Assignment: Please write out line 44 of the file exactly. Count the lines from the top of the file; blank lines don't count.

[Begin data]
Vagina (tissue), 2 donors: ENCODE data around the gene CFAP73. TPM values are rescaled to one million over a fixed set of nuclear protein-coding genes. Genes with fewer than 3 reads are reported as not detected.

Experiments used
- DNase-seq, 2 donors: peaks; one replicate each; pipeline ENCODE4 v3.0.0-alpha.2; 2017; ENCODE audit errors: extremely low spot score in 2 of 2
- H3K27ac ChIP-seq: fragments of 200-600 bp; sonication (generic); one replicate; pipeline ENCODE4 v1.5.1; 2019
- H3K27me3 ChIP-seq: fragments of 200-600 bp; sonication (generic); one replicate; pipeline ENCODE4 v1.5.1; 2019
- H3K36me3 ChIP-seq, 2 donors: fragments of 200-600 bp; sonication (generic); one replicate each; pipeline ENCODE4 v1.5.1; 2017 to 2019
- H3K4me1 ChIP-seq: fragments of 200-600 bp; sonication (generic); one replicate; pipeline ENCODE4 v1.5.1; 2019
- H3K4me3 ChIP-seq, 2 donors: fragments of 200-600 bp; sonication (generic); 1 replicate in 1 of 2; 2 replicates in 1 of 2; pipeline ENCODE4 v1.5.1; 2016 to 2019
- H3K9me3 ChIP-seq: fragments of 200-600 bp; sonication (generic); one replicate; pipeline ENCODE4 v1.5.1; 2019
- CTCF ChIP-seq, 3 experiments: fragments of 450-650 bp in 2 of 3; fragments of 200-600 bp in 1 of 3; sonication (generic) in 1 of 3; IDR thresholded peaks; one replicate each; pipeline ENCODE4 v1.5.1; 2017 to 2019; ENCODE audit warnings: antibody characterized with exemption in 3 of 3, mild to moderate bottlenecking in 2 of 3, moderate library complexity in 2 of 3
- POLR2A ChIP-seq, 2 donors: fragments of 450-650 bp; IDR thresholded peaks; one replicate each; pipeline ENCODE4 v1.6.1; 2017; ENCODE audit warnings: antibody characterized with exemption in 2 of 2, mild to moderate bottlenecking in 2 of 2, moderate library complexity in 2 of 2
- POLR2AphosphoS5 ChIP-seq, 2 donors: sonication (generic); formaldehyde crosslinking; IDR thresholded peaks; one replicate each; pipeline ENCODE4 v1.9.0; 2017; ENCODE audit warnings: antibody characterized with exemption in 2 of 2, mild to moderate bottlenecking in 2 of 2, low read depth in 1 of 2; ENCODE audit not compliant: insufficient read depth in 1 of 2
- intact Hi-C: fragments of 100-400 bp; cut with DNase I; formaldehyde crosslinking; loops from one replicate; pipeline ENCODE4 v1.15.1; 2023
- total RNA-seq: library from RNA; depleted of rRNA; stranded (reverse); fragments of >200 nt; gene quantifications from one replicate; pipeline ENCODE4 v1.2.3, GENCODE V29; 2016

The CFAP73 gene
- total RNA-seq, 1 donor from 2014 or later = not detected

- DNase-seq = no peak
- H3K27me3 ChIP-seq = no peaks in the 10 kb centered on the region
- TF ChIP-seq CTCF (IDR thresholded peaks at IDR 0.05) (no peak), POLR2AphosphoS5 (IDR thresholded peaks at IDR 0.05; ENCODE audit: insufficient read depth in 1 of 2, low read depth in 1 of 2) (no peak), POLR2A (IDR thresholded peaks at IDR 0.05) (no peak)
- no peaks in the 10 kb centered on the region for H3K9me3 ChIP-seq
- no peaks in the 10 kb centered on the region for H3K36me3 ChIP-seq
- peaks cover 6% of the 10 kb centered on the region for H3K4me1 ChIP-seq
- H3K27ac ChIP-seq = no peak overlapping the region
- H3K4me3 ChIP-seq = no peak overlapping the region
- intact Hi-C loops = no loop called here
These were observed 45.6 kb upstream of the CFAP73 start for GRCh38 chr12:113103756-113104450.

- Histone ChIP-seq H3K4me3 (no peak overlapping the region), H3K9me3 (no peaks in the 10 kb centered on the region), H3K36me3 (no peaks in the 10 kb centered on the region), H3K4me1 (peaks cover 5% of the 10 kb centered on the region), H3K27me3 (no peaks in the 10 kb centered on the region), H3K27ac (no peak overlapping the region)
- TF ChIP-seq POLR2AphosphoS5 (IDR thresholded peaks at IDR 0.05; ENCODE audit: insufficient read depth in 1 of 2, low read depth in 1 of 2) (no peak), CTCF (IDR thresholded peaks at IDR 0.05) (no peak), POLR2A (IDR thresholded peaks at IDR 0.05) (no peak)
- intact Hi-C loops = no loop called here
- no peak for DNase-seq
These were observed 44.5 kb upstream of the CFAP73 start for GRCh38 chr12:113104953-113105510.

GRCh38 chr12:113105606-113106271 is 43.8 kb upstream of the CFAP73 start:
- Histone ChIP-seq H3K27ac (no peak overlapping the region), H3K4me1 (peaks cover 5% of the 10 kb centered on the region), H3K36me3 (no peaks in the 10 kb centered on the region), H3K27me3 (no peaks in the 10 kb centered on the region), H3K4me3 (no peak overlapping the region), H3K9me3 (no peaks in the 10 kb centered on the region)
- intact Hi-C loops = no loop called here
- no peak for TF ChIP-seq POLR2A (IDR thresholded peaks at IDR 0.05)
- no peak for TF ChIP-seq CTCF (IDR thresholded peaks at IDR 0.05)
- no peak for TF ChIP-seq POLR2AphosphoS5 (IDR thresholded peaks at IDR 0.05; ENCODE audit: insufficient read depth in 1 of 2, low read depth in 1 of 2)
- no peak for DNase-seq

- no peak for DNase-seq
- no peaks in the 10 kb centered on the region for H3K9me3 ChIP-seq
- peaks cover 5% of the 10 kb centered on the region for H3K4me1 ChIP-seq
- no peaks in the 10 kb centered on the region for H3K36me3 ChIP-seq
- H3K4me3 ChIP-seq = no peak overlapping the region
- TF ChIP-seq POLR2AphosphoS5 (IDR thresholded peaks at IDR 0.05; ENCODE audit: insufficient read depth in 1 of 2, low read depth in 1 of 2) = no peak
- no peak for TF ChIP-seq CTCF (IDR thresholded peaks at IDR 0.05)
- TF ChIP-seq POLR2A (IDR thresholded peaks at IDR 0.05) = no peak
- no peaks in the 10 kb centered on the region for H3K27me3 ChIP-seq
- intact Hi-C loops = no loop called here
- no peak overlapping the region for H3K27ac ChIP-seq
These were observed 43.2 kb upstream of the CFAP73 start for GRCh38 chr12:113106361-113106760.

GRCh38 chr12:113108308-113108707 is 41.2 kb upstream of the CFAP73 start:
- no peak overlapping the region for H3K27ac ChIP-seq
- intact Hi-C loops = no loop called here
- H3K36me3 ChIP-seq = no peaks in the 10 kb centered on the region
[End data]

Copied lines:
- TF ChIP-seq POLR2AphosphoS5 (IDR thresholded peaks at IDR 0.05; ENCODE audit: insufficient read depth in 1 of 2, low read depth in 1 of 2) = no peak